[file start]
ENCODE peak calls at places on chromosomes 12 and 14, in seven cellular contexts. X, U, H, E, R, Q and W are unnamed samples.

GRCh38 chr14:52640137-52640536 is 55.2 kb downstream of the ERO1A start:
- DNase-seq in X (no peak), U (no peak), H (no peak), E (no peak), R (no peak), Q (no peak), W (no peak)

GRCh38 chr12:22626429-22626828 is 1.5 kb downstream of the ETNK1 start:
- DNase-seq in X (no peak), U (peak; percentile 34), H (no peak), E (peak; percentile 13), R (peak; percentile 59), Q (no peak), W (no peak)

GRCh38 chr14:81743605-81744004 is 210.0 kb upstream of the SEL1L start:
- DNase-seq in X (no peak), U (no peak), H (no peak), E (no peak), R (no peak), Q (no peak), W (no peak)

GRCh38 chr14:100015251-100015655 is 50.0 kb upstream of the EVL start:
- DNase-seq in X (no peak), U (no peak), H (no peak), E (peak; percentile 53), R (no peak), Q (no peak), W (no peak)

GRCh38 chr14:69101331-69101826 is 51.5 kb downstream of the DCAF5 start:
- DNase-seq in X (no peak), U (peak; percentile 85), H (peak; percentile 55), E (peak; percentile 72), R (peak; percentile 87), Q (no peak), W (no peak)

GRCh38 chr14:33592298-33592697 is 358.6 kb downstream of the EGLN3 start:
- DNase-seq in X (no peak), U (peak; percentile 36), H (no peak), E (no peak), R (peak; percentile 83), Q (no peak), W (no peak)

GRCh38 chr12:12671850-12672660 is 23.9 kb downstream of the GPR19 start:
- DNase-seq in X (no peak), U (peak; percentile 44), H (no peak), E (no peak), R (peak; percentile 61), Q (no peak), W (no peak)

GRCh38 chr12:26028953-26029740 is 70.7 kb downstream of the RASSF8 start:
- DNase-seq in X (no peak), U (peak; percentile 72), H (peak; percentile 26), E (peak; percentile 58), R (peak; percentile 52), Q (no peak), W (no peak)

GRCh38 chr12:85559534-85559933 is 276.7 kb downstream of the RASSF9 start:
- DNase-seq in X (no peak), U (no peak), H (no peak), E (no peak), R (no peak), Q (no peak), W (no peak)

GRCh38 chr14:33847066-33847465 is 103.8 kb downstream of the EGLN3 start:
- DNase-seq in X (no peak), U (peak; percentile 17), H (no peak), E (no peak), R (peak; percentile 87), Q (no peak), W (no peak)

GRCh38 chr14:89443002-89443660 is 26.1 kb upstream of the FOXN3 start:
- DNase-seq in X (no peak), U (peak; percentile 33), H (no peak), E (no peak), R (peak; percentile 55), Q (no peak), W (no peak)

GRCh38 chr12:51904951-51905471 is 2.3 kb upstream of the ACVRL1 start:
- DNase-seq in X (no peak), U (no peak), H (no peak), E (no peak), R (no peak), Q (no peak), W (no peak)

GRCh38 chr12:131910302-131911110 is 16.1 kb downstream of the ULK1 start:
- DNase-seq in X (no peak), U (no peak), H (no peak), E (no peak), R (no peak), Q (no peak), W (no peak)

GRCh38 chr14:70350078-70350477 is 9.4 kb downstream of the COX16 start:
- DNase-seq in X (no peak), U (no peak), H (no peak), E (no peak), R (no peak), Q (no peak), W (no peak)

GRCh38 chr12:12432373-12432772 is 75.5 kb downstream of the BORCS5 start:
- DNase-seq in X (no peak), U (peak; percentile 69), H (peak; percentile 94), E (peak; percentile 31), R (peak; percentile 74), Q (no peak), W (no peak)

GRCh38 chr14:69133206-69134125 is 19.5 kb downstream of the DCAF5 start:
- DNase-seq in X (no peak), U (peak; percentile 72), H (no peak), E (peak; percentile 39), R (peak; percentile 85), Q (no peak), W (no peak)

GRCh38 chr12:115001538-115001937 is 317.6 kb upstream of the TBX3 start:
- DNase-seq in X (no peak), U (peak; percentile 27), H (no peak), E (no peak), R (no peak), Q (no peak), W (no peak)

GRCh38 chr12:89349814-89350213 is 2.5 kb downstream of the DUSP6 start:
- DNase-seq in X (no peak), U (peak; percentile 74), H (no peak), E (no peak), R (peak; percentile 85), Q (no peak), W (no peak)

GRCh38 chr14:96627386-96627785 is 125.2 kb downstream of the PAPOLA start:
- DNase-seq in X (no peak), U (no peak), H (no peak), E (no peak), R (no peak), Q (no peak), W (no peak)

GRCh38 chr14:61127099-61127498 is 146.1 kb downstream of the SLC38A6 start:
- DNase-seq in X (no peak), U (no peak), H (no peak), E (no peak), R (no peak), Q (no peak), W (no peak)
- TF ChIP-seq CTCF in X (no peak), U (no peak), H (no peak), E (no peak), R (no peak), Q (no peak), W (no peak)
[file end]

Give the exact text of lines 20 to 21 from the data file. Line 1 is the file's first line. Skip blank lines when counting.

GRCh38 chr14:33847066-33847465 is 103.8 kb downstream of the EGLN3 start:
- DNase-seq in X (no peak), U (peak; percentile 17), H (no peak), E (no peak), R (peak; percentile 87), Q (no peak), W (no peak)